Not only does Aroma of truffles reveal all the secrets of this refined tuber, it also suggests the places where to buy it and the ways to preserve it.
This work lists the most important exhibitions and ends by suggesting some old recipes.
“A book centered on simplicity, not superficiality – but on the simplicity of life, around which writers have always woven luminescent webs of gratitude. A pleasant read, then, for those who wish to enjoy in full the best things in life.”
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Aroma of Truffles
AROMA OF TRUFFLES
Author: LINA BRUN
Translation from the Italian by Cassandra Iliffe
Foreword by Pietro Frassica - Princeton University
© Lina Brun 2007
First paper Edition 2007
First digital Edition 2020
Edizioni Lina Brun
Via Cardinal Maurizio, 12
10131 Torino - Italy
The author wishes to thank
Associazione per il Centro Nazionale Studi Tartufo
ATL Langhe e Roero
Ente Fiera del tartufo bianco di Alba
Biblioteca Regionale del Piemonte
Biblioteca Giuseppe Grosso della Provincia di Torino
Biblioteca Civica Giovanni Ferrero di Alba
A special thank you to all those persons who helped me and in particular:
the trifulau Stelvio Casetta of Montà d’Alba
La Casa del Trifulau (Frazione Burio - Costigliole d’Asti)
For the drawings, images and photographs:
Associazione per il Centro Nazionale Studi Tartufo
Carla Parsani Motti
Anna Irene Costa
Archivio Ristorante del Cambio
Archivio Ristorante Il Carretto
Virginia Chiodi Latini (Vintage)
Archivio Grand Hotel Sitea
The publisher apologizes to anyone who could not be found with regard to quotations and the reproduction of texts and photographs of which the copyright is owned by other persons, together with any inadvertent omissions and/or attribution errors in the bibliographical references.
Like many flowers, truffles, too, have an exotic side to them starting from that French-sounding “r”.
If you take a walk down the main street in Alba on any day in autumn you will be immersed in their aroma (Piedmont spells truffles) that overcomes any other of the season as it wafts from the shops preparing for Christmas.
The effect this aroma has on passers-by is sublime, it takes possession of their soul.
It seems that people remember odours better than images. In fact, as it has been said: “of the five senses, that of smell goes straight to the brain, with no detours.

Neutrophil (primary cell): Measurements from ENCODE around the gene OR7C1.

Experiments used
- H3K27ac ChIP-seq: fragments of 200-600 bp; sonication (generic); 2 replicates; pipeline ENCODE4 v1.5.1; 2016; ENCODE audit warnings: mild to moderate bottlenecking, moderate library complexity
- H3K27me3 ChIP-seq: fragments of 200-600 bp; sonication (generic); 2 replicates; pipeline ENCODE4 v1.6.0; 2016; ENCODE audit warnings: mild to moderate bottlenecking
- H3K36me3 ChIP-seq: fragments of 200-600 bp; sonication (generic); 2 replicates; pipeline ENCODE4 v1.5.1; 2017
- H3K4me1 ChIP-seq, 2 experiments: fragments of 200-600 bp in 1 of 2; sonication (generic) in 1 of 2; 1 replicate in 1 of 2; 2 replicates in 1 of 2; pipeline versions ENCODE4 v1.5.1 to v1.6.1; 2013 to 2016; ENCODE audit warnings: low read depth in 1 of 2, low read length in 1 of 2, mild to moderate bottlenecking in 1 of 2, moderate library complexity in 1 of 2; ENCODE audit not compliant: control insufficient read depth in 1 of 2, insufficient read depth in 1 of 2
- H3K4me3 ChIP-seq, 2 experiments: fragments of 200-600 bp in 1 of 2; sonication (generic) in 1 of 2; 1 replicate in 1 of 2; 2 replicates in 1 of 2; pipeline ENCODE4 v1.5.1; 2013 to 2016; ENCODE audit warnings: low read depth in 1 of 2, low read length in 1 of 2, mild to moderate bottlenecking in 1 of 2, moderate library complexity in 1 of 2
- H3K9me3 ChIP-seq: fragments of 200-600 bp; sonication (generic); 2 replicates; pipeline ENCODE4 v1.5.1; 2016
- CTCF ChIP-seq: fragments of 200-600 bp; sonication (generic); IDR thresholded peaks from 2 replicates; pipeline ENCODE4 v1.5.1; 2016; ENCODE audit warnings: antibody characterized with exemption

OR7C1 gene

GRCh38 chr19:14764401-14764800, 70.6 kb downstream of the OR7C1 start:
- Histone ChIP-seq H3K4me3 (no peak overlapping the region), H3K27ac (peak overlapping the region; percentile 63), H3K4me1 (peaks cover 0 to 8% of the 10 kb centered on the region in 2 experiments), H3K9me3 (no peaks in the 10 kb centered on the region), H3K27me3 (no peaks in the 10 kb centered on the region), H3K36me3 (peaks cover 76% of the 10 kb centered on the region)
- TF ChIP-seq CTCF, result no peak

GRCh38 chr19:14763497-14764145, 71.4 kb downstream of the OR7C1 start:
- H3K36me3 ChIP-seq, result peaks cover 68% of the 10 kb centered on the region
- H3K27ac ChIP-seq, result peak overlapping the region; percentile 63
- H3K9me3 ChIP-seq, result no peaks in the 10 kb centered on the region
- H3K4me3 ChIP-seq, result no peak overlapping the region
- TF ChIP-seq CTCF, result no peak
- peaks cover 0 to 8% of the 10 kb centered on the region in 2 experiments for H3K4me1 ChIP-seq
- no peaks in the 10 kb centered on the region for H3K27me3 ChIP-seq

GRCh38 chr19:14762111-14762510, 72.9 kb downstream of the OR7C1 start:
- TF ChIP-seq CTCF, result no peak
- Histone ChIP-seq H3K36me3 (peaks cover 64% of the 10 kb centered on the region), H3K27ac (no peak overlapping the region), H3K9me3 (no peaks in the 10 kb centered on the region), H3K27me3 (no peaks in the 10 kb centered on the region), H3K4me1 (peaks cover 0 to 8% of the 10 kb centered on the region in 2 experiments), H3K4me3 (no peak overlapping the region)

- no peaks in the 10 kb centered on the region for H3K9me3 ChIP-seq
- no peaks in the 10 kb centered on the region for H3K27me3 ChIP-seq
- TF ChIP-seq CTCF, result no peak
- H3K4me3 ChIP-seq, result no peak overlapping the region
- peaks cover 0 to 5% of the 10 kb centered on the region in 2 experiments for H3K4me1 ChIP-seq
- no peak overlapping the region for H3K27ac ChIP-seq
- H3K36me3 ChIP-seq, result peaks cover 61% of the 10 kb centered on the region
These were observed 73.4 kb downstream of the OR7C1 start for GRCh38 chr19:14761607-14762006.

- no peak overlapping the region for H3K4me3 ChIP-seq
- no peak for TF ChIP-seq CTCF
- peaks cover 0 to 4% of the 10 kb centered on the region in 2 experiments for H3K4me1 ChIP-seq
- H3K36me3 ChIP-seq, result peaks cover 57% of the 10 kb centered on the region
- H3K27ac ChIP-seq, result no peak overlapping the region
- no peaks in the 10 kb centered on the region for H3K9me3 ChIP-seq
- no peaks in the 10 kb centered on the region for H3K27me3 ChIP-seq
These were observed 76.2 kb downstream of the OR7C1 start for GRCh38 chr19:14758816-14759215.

Smell is as quick as an electric shock.” (Jim Twitchell, Selling Culture in America).
As if jealous of its privacy, the truffle lies safely hidden underground, away from indiscreet eyes, in the bed it has claimed for itself from the unrelenting soil.
Safe until the months of autumn bring the ritual parade of well-trained dogs and expert trufflemen (trifulau) who will give this precious tuber its identity, and the best specimens will have the honour of attending international auctions.
Thanks to the quick connections offered by satellites, extraordinary sales take place within a few minutes and prices are often higher than the cost of a car or a diamond.
The pledge of this “king” of the table is, however, in its double, elegiac and worldly soul, whose culinary meanings are put forth among myth and physiology, science and sensual decadence, magic and economic weight, in this sophisticated and original book by Lina Brun.
A learned and gripping account that explores the truffle from ancient times down to our present, one that organically cover all its facets.
Research and pleasure become a ritualistic corollary in this organizational operation that revokes history, species, standards, formulas of the truffle without forgetting that the actual eating of it can be a sensual and very satisfying experience, even for those overwhelmed by the ‘super-thin at all costs’ mania.
With an eye to the caprice of taste, full of delicate whimsical nuances, but free from any pedantic classification, this catechism of truffle-lovers is complete.
Little does it matter if the truffles are not of the prized white category, the boast of the Langhe and the Monferrato, or if they are not big enough to be quoted on the commodities market.
They are, and remain, a joy of the palate and a comfort to the soul.
To tell the truth, I also like the other more proletarian truffles of Romagna, those that grow in the sandy soil (they may taste of garlic, but they certainly have a lot of aroma), and the truffles of Umbria.
Not to mention those that once used to be found in Brianza, since they express their territorial, or better, local origin; as though each of these prized tubers still harboured an ancient and intact force whose roots reach right back into the deep past.
To eat them in any tavern, on slices of bread spread with a good butter, is sufficient to put one at ease with the world.